As a therapist who primarily works with individuals struggling with the effects of traumatic stress and/or PTSD, I’ve come to appreciate the impact of attachment from multiple angles. Even since I started my career almost a decade ago, I have seen a significant increase in the attention given to early attachment and developmental trauma (simply defined by some as trauma that occurs in the first three to five years of life). Research continues to illustrate how our early relationships affect us for a lifetime. The world of trauma and PTSD research takes this step further, as well, by spotlighting the impact of others on an adult’s ability to cope with trauma and traumatic stressors. Peter Levine, the originator of Somatic Experiencing, even includes the clause “in the absence of an empathetic witness” in his definition of what constitutes calling an experience “trauma.” Also, while I’m not sure there has been much research on this yet, it is a somewhat universally known phenomenon among those that work directly with trauma that kindness, even from strangers, can have a significant positive impact on an individual working through a traumatic experience. I continue to be amazed that while hearing details about terrifying and incredibly difficult circumstances how I will often witness a client light up when they talk about that one relatively kind stranger that showed up somewhere in the story. To be clear, I’m not talking about cape-worthy heroics here. Some of the most common kindnesses I’ve heard about are things like stopping and asking if they’re okay or if they need anything or just sitting with them and perhaps holding their hand until the ambulance or police get there.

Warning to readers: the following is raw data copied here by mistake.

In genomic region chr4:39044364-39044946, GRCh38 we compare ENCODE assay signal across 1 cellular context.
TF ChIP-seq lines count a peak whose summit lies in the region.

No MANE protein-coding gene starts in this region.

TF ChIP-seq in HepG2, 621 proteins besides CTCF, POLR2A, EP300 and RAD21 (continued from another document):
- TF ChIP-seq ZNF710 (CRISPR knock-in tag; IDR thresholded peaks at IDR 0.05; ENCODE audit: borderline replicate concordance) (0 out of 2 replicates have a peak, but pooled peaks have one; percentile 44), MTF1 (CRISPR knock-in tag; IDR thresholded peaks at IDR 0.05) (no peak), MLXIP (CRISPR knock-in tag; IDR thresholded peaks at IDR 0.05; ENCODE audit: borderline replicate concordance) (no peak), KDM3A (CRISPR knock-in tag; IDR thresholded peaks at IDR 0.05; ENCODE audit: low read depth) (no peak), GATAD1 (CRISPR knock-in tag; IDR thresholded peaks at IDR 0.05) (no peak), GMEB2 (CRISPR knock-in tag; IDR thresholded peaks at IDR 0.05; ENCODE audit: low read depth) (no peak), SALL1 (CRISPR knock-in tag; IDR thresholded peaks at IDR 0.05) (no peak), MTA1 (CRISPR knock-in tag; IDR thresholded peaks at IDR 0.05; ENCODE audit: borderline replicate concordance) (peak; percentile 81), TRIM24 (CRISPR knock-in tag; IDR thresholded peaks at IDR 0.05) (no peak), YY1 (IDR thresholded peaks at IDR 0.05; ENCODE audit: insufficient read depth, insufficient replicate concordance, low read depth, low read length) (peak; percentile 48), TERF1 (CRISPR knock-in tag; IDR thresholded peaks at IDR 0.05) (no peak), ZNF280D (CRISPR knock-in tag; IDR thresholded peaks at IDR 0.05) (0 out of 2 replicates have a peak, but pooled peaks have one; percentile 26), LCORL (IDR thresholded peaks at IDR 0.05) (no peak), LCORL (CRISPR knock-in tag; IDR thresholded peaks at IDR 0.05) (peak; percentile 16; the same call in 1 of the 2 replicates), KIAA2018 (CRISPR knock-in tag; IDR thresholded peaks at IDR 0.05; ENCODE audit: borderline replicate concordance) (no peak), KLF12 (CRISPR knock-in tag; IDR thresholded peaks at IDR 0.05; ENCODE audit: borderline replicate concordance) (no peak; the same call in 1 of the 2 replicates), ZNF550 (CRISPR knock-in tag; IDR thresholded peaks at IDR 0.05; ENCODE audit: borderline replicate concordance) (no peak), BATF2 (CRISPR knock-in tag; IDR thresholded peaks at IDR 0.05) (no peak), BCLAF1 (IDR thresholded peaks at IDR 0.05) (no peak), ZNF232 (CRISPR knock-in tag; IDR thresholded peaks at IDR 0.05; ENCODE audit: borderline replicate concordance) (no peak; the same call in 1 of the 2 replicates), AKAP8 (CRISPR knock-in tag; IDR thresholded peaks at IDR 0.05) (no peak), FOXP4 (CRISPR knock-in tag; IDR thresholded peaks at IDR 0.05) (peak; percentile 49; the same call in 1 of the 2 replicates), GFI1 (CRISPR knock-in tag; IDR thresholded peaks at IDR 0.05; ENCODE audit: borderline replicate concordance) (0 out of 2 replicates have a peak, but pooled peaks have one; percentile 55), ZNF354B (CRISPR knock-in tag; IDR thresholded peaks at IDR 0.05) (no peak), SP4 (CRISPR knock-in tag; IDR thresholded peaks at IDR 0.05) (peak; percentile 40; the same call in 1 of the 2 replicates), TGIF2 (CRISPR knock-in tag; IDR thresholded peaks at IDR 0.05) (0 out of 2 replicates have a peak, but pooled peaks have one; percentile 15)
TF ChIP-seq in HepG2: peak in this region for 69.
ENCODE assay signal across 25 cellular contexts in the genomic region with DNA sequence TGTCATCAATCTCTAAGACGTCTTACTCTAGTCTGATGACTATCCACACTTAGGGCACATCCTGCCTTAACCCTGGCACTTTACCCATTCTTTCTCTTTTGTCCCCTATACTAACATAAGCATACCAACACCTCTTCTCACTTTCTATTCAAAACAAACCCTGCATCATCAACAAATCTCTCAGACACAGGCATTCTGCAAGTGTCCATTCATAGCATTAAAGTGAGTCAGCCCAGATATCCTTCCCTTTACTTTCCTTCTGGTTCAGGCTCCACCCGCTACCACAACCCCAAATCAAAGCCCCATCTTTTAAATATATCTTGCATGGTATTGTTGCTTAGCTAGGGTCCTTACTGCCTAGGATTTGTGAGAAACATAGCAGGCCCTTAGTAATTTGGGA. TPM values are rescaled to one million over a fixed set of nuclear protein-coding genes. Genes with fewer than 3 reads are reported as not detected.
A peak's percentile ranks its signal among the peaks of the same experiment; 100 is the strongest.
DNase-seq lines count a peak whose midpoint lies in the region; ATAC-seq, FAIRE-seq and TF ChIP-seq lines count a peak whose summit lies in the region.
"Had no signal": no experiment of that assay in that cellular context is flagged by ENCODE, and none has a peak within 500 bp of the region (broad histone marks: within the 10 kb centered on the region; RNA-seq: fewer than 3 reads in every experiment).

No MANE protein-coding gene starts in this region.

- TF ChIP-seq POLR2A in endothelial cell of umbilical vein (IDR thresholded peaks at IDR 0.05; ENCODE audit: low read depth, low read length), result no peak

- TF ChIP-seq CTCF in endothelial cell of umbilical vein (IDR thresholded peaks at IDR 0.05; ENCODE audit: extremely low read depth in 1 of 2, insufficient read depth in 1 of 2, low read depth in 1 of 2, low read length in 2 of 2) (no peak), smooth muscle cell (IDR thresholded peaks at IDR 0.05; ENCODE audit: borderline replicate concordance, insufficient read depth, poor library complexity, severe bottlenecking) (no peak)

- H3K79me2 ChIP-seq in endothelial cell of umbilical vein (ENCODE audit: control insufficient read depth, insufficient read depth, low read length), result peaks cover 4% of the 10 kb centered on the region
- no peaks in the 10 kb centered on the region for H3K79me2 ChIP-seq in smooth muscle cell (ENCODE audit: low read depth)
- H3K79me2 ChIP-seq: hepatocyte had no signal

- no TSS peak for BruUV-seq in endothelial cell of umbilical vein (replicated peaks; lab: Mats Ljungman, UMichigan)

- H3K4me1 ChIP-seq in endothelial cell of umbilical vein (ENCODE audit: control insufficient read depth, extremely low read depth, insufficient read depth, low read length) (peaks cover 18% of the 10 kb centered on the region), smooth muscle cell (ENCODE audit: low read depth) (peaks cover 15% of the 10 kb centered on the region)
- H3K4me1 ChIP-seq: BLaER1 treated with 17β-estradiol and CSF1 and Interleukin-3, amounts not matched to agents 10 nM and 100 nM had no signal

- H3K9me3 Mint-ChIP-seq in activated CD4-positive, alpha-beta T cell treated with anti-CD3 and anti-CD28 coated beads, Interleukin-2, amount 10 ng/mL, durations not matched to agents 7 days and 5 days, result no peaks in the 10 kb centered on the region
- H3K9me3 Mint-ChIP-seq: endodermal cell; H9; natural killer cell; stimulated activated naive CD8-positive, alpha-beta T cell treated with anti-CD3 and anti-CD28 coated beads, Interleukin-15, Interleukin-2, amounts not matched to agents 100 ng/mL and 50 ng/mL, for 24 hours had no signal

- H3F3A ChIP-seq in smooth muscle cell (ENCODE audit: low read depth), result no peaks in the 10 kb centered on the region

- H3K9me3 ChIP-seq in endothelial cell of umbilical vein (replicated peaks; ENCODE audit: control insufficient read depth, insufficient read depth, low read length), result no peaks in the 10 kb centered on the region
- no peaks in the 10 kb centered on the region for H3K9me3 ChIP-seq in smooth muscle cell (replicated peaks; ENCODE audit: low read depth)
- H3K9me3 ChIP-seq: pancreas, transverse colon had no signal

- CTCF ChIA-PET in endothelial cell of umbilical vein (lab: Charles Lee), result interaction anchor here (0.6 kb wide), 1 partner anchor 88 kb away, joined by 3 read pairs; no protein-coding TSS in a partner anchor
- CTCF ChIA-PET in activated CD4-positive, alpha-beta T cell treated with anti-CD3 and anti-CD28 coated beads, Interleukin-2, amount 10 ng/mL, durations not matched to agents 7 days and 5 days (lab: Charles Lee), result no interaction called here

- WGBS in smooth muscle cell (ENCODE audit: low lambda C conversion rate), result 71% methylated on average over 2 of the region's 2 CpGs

This one actually popped up for me recently in a very real way. A few months ago, I was in a car accident. Thanks to my background in trauma, I knew that PTSD and the effects of traumatic experiences are primarily physiological/body-based, so very physically disruptive/high impact, violent experiences (just check out one of those crash test dummy videos if you balk at the idea of calling a car accident violent) are not something to take lightly in regards to traumatic impact. So, even though I was shaken up at the time, I was paying extra close attention to how my mind and body were responding to all that was going on around me. As I mentioned above, I also knew that the people I would interact with right after the accident would play a significant role. Then came Jo, the traffic cop. She may have been the kindest stranger I have ever met and the impact and relief of that fact was palpable for me. There is no doubt in my mind that her kindness and the role she played in this event had a huge positive impact on my response in the moment and later.